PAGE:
Residents urged to take precautions against rabies
— As people and their pets begin spending more time outdoors, they are urged by officials to take precautions to protect themselves from exposure to rabies.
In Maryland, rabies is most often seen in raccoons, skunks, foxes, cats, bats and groundhogs. Although, animals such as dogs, ferrets and farm animals can also be infected, if they are not vaccinated.
“Rabies is transmitted through exposure to salvia of a rabid mammal,” said Angela Scramlin, supervisor of the Zoonotic Disease Program with Environmental Health Services, a division of the county health department.
She said it is not the bite itself, but the salvia going into the body. The disease is not spread by petting a rabid animal or coming into contact with blood, urine or feces.
“It’s not that rabies increases, it’s your risk of being exposed to animals because you’re outside,” Scramlin said. “In the winter, you’re not outside, so you’re not running into wild animals as often as you are when you’re out in the summertime.”
Precautions to take include being aware of your surroundings, not approaching or feeding wild or stray animals, keeping pets up to date with rabies vaccines, keeping pets attended while outside and removing any outdoor food that could attract animals, said Gregg Bortz, public affairs officer for the county health department. He also advised teaching children to stay away from stray animals and animals they do not know.
There are two important reasons to have pets vaccinated: symptoms take time to develop and once they do, rabies causes serious health complications.
Scramlin said pets are more likely to come across a rabid animal than a person. When bitten pets are not vaccinated, they are required to be quarantined for six months after exposure, because signs take four months to develop, she explained. If a vaccinated pet is exposed to a rabies, the quarantine period is only 45 days for treatment.
Rabies in animals causes paralysis, seizures and behavioral changes. Throat and jaw muscles may become paralyzed which causes drooling, as well. In humans, the virus attacks the nervous system, and may lead to unexpected agitation or even coma. The virus also causes fever, headaches, unusual tingling sensation, confusion, throat muscles tightening, hydrophobia and seizure. If left untreated, rabies is fatal in humans.
When a person is bitten or scratched, he or she should seek out immediate medi- cal attention to receive postexposure shots that include a dose of human rabies immune globulin, which gives a person instant immunity against the disease, and the rabies vaccine given on the day of the exposure, said Kathleen Martineau, the nursing supervisor with the health department’s Office of Communicable Disease Control. Afterward, the person goes back for three booster doses of the vaccine.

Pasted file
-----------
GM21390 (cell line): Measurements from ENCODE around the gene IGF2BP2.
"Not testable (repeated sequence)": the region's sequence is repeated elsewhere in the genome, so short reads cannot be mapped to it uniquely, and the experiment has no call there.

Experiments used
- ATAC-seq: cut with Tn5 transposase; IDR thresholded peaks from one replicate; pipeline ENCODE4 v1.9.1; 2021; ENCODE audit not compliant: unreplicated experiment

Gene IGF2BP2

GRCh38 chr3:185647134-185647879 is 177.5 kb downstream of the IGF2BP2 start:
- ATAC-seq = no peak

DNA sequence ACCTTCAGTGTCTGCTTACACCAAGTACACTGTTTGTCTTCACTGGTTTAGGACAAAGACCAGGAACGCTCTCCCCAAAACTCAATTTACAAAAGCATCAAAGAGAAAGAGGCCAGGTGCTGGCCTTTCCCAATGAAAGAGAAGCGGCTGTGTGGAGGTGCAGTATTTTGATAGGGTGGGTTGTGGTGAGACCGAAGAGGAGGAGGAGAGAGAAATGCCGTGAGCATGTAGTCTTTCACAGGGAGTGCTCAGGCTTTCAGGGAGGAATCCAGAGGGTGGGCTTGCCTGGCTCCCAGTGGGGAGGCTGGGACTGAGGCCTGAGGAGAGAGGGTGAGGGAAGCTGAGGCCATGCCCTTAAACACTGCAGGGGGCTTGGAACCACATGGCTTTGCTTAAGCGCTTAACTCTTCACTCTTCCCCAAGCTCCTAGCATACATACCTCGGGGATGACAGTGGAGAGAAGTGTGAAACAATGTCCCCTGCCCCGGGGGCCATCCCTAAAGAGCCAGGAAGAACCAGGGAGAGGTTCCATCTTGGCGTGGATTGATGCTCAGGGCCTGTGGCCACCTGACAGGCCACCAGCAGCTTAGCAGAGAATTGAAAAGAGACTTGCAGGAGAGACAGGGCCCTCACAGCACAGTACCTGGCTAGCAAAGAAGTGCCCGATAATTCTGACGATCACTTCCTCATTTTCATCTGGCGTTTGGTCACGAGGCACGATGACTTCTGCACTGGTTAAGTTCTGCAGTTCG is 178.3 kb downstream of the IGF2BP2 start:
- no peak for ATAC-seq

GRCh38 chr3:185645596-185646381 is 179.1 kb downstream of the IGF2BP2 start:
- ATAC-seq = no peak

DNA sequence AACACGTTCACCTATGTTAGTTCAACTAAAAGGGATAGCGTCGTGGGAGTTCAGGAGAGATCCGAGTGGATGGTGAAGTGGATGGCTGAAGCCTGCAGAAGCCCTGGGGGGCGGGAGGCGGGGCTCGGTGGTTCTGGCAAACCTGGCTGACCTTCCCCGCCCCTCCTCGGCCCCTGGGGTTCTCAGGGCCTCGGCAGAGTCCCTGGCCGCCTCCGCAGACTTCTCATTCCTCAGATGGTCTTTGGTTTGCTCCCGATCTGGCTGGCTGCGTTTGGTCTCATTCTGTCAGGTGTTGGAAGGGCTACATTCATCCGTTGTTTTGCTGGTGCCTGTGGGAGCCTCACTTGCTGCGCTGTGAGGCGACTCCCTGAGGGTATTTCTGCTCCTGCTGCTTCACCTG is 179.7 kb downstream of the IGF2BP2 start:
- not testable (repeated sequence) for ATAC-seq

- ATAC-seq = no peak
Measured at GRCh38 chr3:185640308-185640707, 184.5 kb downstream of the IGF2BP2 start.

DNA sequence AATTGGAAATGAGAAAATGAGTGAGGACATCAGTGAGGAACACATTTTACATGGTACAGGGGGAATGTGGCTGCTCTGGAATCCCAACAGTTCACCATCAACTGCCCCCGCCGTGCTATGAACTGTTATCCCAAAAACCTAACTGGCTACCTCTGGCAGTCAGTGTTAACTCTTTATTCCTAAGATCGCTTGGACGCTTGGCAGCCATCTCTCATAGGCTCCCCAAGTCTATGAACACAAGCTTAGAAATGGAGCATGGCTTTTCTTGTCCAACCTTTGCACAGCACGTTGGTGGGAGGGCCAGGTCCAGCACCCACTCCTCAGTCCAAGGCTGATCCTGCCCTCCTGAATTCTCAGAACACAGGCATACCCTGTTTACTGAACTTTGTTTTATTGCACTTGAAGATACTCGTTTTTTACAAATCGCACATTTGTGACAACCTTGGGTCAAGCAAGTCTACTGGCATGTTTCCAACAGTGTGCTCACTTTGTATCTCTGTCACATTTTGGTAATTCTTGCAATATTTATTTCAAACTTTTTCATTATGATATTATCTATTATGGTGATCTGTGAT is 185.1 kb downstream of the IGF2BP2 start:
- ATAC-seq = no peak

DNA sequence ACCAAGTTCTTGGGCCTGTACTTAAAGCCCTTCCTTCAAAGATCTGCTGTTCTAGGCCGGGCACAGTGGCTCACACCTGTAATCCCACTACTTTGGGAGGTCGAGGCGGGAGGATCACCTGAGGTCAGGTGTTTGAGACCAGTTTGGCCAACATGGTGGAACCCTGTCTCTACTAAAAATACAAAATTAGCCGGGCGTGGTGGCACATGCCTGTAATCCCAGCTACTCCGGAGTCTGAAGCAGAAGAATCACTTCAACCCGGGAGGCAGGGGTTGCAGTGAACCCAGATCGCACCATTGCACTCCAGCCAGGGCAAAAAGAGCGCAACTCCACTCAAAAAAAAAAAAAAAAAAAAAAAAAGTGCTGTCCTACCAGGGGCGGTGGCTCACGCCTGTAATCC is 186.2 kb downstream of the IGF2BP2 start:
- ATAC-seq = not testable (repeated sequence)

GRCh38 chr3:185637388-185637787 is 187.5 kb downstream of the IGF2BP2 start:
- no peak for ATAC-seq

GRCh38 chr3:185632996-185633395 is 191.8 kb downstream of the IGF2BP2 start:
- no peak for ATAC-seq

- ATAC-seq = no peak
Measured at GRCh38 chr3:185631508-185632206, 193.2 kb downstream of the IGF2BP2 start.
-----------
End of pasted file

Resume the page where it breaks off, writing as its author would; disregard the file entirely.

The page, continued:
“It’s very important to have the proper follow- up and testing of the animal, if possible,” Martineau said.
She had her own experience with the series of shots in the winter of 2010.
Martineau said she and two of her daughters were exposed to a rabid kitten. She said they all received the rabies series shots and were fine. Martineau tells people about her experience with the shots to help prepare those who will receive the shots.
Those who should receive or consider receiving the pre-exposure rabies vaccine include those who work in career fields that are high risk for exposure, including veterinarians and animal handlers. Those who plan to travel in a foreign country where canine rabies is more common and access to care may be limited, should also consider receiving pre-exposure vaccination. The pre-exposure vaccine does not mean a person should not seek medical attention after a bite or exposure.
The health department takes steps to ensure the community is safe through the investigation reported animal bites.
As of June 28, the EHS have investigated 147 animal bite reports, and average about 300 a year, Scramlin said. Bites are investigated to make sure that people who are exposed to a potential rabid animal receive proper treat- ment, she noted.
Two of 12 animals that were tested for rabies were positive for the disease. One of the animals included a fox found in North East and a skunk found in Colora. Although, no humans were exposed to the two animals, a few pet dogs were. The dogs had current rabies vaccinations, were given booster vaccinations and quarantined for 45 days, Scramlin said. Today, they are fine, she repoted.
In 1976, Odette “Skip” Scrivanich was bitten by a rabid bat walking on Red Point Beach along the Northeast River. As Scrivanich knocked the bat off her shoulder, the bat bit her and she was infected. Although Scrivanich was given a series of 21 injections to fight the disease, she ultimately fell into a coma and eventually died. She
is the last resident in the county and state to have died of rabies.